Donald Trump learns trying to resist Washington’s hive mind is futile

President Donald Trump meets with, from left, Senate Majority Leader Mitch McConnell, R-Ky., Senate Minority Leader Chuck Schumer, D-N.Y., and House Minority Leader Nancy Pelosi, D-Calif., and other Congressional leaders in the Oval Office of the White House, Wednesday, Sept. 6, 2017, in Washington. (AP Photo/Evan Vucci)

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It’s been an impressive week for legislators seeking to accomplish something in Washington. Just as the national debt surpasses the $20 trillion mark, President Donald Trump strikes a deal with Senate Minority Leader Chuck Schumer (D-N.Y.) and Rep. Nancy Pelosi (D-Calif) to continue the federal government’s unsustainable deficit spending, and they agree on a deal that legally protects the DREAM program without funding for the wall.

To critics who say that nothing gets accomplished in Washington, take a close look at this week. Things got done in Washington all right, and it was very much the opposite of what candidate Donald Trump promised the voters.

A little over a year ago, on April 27, 2016, Trump promised, “I will never send our finest into battle unless necessary, and I mean absolutely necessary, and will only do so if we have a plan for victory with a capital V. The world must know that we do not go abroad in search of enemies.”

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He’d been tweeting his opposition to the conflict for years. Five years ago, he called Afghanistan “a complete waste” and added: “Time to come home!” In January 2013, he wrote: “I agree with Pres. Obama on Afghanistan. We should have a speedy withdrawal. Why should we keep wasting our money — rebuild the U.S.!” Later that year, in November, he wrote, “Do not allow our very stupid leaders to sign a deal that keeps us in Afghanistan through 2024 — with all costs by U.S.A.”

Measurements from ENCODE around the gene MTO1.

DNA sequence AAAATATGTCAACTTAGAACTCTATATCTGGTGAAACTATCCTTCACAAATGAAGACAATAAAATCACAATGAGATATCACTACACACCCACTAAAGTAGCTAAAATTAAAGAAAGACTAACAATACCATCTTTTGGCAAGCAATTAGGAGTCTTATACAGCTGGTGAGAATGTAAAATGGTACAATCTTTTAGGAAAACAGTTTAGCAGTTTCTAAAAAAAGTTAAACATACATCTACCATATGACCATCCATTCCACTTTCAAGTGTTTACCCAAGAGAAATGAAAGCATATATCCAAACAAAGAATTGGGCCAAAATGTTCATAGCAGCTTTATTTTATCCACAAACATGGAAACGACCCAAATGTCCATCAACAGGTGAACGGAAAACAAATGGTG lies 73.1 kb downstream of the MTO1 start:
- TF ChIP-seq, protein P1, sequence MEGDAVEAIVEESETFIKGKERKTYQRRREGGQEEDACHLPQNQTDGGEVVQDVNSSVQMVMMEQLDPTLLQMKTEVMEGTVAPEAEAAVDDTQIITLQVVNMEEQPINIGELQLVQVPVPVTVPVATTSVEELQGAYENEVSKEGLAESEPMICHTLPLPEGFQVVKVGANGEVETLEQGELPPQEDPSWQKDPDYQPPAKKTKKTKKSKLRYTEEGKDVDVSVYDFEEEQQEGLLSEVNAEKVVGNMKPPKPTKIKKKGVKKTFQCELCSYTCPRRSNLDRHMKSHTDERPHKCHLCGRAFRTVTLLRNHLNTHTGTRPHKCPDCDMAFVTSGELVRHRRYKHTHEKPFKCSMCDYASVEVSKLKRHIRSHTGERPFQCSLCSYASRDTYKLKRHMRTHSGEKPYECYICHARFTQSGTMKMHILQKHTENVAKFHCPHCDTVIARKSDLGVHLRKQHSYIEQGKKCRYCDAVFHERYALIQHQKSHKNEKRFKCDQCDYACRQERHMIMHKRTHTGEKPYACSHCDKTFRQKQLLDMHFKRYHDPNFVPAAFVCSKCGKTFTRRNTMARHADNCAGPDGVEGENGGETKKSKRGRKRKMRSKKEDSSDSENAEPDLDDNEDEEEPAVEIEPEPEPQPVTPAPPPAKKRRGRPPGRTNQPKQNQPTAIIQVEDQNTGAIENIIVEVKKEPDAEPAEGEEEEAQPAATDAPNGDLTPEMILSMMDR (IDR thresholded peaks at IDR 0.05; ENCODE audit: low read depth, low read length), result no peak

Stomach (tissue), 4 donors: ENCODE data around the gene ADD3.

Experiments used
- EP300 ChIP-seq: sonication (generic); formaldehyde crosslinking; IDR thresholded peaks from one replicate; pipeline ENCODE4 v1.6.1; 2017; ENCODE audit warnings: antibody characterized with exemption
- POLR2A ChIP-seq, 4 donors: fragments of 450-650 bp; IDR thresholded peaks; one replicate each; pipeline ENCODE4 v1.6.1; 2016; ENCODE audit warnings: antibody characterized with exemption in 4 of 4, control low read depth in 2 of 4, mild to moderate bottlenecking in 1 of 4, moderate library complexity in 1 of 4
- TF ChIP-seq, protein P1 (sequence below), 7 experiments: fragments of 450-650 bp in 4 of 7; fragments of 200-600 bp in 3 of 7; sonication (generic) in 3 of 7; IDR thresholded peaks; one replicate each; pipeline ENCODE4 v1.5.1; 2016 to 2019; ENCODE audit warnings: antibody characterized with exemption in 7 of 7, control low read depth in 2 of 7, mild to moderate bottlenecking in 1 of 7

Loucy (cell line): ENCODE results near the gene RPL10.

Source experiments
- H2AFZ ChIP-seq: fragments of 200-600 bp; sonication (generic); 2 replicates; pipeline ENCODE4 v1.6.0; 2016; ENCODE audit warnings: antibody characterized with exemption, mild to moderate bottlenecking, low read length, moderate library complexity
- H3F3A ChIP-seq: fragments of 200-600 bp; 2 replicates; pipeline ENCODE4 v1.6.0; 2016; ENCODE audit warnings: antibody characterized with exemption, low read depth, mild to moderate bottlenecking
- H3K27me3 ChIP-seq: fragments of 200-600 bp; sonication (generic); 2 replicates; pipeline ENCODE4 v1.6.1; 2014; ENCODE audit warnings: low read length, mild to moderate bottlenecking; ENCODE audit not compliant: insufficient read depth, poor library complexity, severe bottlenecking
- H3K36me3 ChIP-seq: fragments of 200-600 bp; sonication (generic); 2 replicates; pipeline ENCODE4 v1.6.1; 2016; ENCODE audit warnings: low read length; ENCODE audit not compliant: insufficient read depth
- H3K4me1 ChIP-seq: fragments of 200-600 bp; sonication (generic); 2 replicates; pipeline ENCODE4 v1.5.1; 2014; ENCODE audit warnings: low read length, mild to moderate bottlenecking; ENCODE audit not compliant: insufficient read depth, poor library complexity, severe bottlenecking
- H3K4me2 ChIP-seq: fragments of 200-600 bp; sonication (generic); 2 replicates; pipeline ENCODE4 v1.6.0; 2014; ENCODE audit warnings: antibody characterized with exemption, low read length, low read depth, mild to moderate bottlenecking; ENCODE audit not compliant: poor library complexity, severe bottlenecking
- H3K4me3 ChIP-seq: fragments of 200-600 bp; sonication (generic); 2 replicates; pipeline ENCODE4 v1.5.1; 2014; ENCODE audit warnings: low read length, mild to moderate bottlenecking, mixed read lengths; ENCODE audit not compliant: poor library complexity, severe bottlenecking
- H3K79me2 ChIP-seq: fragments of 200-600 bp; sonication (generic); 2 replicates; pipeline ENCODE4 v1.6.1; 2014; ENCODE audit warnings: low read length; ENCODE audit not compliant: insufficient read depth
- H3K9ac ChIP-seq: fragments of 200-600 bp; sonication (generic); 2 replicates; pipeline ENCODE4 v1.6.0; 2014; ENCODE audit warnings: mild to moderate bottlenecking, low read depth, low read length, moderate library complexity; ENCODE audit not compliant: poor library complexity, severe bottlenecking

Eight months into his presidency, Trump was singing a different tune.

“Conditions on the ground, not arbitrary timetables, will guide our strategy from now on,” said President Trump as he authorized sending more troops to Afghanistan in August.

In the Star Trek franchisethe Borg are a parasitic, cybernetic entity that forcibly annexes other species and assimilates them into “the Collective,” its intergalactic hive mind. Individual Borg seldom speak, but an audio message to their targets says “resistance is futile” and sometimes includes the reminder that “your culture will adapt to service us.” In D.C., we have our own Borg, a collective that can take any presidential candidate — regardless of whether there is a D or R after their name — and manufacture the exact same outcome.

Consider this: As a young Democratic senator from Illinois, Barack Obama catapulted himself to national fame in large part by opposing George W. Bush’s war in Iraq. Although he continued to insist that the wars were counter-productive, Obama was unable to disengage the U.S. from the ongoing wars, and even managed in his presidency to bomb a few additional countries (Libya and Syria).

At the beginning of his presidency, Obama said he couldn’t legalize Dreamers because that would be unconstitutional and “I am not a king. I can’t do these things just by myself.” He also said he couldn’t suspend deportations through executive order or bypass Congress and change the laws on his own, because “that’s not how a democracy works.”

It’s not how a democracy works, but the hive mind has a will of its own. Obama went on to sign an executive order authorizing something he himself repeatedly claimed was unconstitutional. It doesn’t matter who the current occupant of the White House is, because The Bureaucracy and its minions, the Borg,well  functions independently. Resistance is futile.

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Caught on a hot mic Thursday afternoon, Schumer was heard telling a colleague that Trump “likes” the Democrats and understands that he has to work with them.

Schumer sounded thrilled. “It will make us more productive too,” he whispered.

Indeed. It’s a myth that Washington doesn’t get anything done. This week, legislation was moved forward that advances the interests of powerful lobbyists, even if it’s the opposite of what was promised to voters. That’s not the total inaction that Congress is usually accused of. So during a week like this one, it’s helpful to remember that just like with the Borg, resistance to Washington’s hive mind is futile.

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